Rift between Sanders’ loyalists, Democratic brass lingers
PHILADELPHIA — The tension between Bernie Sanders activists and Democratic Party brass set to crown Hillary Clinton their nominee lingered in pockets of Philadelphia as the final day of the convention dawned.
Actors and delegates took center stage in smaller and more subdued protests by Bernie Sanders supporters on a mostly quiet Day 3 of the Democratic National Convention.
Susan Sarandon, Danny Glover, Shailene Woodley and Rosario Dawson joined forces as night fell to protest what they consider slights against loyalists of Sanders, a Vermont US senator who competed against Hillary Clinton in the party’s presidential primaries before endorsing her.
Sarandon said convention organizers scuttled planned remarks from prominent Sanders surrogate Nina Turner, a former Ohio state senator, at the convention on Tuesday night.
“There’s been a lot of difficulty in executing the will of Bernie Sanders’ people and surrogates, and this was just a topping for the whole thing because she was ready to go. And she was very, very disappointed,” Sarandon said as the other celebrities joined her on a platform. “This has not gone by lightly, and … we are upset.”
Late Wednesday, hundreds of protesters gathered outside the convention site as Vice President Joe Biden, vice presidential nominee Tim Kaine and President Barack Obama spoke inside. There were two distinct groups of protesters; one peaceful, the other anti-government. At one point a protester’s clothes caught on fire while trying to stomp out the flames on a burning flag. The protester dropped to the ground and rolled around to put the fire out. Another tense moment arose when protesters knocked over part of a security fence, but police quickly moved in and put the fence back up. The Secret Service said seven people were arrested and will be charged with entering a restricted area. A group of peaceful protesters then sat on the ground and sang as the tension in the streets dropped back to normal.
Earlier in the day, half a dozen Sanders delegates spoke to about 300 demonstrators gathered at a plaza near City Hall, about 4 miles from the convention site, for rallies and speeches.
Erika Onsrud, an at-large delegate from Minnesota, told the people in the crowd that they need to continue to fight. Amid cheers, she exhorted them: “Stay awake!”
Other delegates acknowledged that Sanders’ loss was disappointing but told the supporters that they can create change without the Democratic Party and the mainstream media, contending the media contributed to a rigged election.
A few blocks away, police detained 10 protesters at Comcast’s corporate headquarters for holding a sit-in accusing the cable TV giant and NBC owner of not reporting the truth. Officers zip-tied them and briefly closed the 975-foot-tall skyscraper to all but Comcast employees. The demonstrators were ticketed and released.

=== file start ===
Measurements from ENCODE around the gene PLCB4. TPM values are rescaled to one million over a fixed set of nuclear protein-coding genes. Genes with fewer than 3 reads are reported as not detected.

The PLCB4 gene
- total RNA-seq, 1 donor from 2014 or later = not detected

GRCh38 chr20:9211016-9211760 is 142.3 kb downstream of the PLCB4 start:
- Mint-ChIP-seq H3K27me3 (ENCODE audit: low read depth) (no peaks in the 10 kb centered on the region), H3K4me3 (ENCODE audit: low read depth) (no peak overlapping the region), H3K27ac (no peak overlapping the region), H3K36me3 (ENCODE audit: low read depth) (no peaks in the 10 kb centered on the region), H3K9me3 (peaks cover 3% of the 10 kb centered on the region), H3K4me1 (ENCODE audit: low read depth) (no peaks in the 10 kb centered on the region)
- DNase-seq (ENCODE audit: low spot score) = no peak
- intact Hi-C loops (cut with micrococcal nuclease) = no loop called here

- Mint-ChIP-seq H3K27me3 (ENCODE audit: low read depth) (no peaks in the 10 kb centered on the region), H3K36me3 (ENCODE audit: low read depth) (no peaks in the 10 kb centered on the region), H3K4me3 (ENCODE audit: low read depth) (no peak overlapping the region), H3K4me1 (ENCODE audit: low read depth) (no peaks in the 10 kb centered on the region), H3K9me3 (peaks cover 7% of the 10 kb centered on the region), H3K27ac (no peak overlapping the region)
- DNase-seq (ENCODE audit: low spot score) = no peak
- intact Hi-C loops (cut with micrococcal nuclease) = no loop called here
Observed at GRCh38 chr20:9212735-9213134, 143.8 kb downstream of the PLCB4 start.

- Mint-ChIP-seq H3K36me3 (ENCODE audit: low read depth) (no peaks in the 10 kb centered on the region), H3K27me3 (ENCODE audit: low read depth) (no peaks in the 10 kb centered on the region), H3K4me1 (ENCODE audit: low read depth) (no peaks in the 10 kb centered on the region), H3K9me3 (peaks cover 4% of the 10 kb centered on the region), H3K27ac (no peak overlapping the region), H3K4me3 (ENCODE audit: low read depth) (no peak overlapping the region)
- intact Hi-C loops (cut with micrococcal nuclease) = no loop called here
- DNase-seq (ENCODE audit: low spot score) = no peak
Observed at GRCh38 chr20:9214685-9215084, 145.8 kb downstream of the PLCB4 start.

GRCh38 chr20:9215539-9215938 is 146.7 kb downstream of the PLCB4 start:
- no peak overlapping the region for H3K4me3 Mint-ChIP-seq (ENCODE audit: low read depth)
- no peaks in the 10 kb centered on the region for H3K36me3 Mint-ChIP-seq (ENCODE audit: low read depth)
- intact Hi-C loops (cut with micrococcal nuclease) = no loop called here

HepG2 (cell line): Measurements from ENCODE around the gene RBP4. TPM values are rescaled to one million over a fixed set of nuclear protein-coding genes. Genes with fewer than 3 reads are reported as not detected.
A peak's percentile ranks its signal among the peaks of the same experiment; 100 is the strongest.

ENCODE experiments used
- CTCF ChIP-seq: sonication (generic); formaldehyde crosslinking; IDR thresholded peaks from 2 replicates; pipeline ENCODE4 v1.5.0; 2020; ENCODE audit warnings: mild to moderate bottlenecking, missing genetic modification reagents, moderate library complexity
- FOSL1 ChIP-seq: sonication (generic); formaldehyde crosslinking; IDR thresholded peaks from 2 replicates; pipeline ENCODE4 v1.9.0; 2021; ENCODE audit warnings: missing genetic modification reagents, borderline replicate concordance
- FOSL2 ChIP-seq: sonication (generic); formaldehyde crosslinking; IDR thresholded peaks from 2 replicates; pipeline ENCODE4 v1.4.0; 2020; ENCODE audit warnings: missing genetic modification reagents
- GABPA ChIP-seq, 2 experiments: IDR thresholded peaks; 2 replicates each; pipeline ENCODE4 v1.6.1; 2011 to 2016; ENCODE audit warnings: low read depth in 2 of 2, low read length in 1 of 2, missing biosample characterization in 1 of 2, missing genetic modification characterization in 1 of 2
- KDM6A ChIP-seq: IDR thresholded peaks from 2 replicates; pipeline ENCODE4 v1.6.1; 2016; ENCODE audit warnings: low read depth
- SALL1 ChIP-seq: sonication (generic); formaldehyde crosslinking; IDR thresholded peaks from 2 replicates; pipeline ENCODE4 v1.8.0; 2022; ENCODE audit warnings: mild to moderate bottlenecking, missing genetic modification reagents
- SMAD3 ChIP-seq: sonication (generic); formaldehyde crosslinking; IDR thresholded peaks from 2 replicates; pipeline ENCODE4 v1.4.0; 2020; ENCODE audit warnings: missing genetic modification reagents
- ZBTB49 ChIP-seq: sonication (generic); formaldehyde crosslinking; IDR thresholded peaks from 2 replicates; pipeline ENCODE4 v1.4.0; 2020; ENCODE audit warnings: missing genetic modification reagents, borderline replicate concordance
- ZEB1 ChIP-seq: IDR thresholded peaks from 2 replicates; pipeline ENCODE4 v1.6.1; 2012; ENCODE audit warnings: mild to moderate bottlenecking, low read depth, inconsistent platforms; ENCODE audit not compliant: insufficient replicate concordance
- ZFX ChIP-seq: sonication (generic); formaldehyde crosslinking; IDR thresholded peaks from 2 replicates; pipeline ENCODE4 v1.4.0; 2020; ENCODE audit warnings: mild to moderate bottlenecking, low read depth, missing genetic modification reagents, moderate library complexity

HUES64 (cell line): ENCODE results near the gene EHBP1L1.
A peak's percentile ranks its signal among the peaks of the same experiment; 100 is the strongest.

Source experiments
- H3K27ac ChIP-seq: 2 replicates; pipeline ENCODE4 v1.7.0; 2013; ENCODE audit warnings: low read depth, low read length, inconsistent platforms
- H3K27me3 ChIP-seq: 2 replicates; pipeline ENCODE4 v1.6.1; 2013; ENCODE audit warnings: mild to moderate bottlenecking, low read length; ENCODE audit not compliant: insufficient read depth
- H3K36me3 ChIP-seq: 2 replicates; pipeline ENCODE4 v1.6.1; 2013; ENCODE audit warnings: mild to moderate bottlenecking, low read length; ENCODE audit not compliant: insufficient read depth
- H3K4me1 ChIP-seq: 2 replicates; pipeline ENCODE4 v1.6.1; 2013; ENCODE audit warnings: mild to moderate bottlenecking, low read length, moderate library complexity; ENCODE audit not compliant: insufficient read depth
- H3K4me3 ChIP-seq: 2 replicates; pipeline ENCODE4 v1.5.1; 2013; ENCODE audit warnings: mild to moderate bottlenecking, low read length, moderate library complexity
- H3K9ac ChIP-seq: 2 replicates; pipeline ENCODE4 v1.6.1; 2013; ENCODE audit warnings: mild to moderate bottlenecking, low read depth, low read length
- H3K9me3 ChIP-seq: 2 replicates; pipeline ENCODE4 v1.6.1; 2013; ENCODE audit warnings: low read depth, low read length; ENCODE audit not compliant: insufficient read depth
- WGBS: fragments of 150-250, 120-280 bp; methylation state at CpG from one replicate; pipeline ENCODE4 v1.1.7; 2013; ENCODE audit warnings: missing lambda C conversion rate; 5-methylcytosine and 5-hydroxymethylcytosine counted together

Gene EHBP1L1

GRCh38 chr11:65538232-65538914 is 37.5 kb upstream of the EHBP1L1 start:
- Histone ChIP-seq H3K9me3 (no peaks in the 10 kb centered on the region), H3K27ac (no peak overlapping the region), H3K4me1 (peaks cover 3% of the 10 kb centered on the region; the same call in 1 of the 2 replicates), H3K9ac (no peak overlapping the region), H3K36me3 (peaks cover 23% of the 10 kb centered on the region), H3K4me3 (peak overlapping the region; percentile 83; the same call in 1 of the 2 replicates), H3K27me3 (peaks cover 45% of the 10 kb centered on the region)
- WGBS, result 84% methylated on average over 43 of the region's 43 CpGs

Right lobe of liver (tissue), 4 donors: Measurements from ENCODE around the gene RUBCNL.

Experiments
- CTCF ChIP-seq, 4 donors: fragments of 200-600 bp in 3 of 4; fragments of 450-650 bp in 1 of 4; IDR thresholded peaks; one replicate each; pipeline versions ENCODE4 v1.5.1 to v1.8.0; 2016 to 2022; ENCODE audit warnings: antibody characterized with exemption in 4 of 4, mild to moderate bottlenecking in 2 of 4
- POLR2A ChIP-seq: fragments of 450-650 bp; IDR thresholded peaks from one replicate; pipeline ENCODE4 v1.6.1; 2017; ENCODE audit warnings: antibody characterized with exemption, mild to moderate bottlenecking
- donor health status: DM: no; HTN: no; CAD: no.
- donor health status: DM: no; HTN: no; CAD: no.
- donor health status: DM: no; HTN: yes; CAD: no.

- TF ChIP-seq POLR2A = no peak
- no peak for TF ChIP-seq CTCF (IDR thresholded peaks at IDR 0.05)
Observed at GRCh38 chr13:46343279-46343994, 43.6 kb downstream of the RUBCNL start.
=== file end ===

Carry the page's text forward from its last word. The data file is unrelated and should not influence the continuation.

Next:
Another group of about a dozen anti-Israel demonstrators protested at a hotel where a number of delegations to the four-day convention were staying. They called for a free Palestine.
The absence of marches was a marked change from earlier in the week, with some Sanders supporters saying their comrades seemed fatigued and frustrated.
Thousands of activists have taken to the streets during the convention to voice support for Sanders and his liberal agenda. On Tuesday night, the Bernie or Bust brigades watched in dismay as Clinton became the first woman nominated for president by a major US political party.
Demonstrator Shannon Morgan, who’s from suburban New York, said she’s fatigued by political frustration, long days and hot pavement that burned through the soles of her Vans and scorched the bottoms of her feet.
She described herself as an anarchist socialist and said she can’t understand why Sanders supporters are still singing and cheering.
“I don’t believe in burning things down,” she said, but she added that it’s frustrating “to see them still happy and not storm the convention center and sit in.”
The longstanding bitterness between Sanders’ supporters and Clinton’s seemed to grow worse over the past few days after a trove of hacked emails showed that officials at the Democratic National Committee played favorites during the primaries and sought to undermine Sanders’ campaign.
Sanders on Monday criticized Republican presidential nominee Donald Trump and urged supporters to fall in line behind Clinton for the good of the country. But many were unmoved.
Thousands gathered in the streets outside the convention at the Wells Fargo Center on Tuesday night, and some tried to scale the 8-foot walls around a restricted zone. Police and the Secret Service arrested four protesters.
As of midday Wednesday, only about 75 people were at the nearby park that has become a base for the protesters.
Jennifer Hall flew into Philadelphia from California and said her fellow Sanders supporters seemed tired. She said she came to “comfort the heartbroken, mourn with the mourners and help sustain the effort” fighting against two-party politics.
“We can all cry and keep going,” she said.
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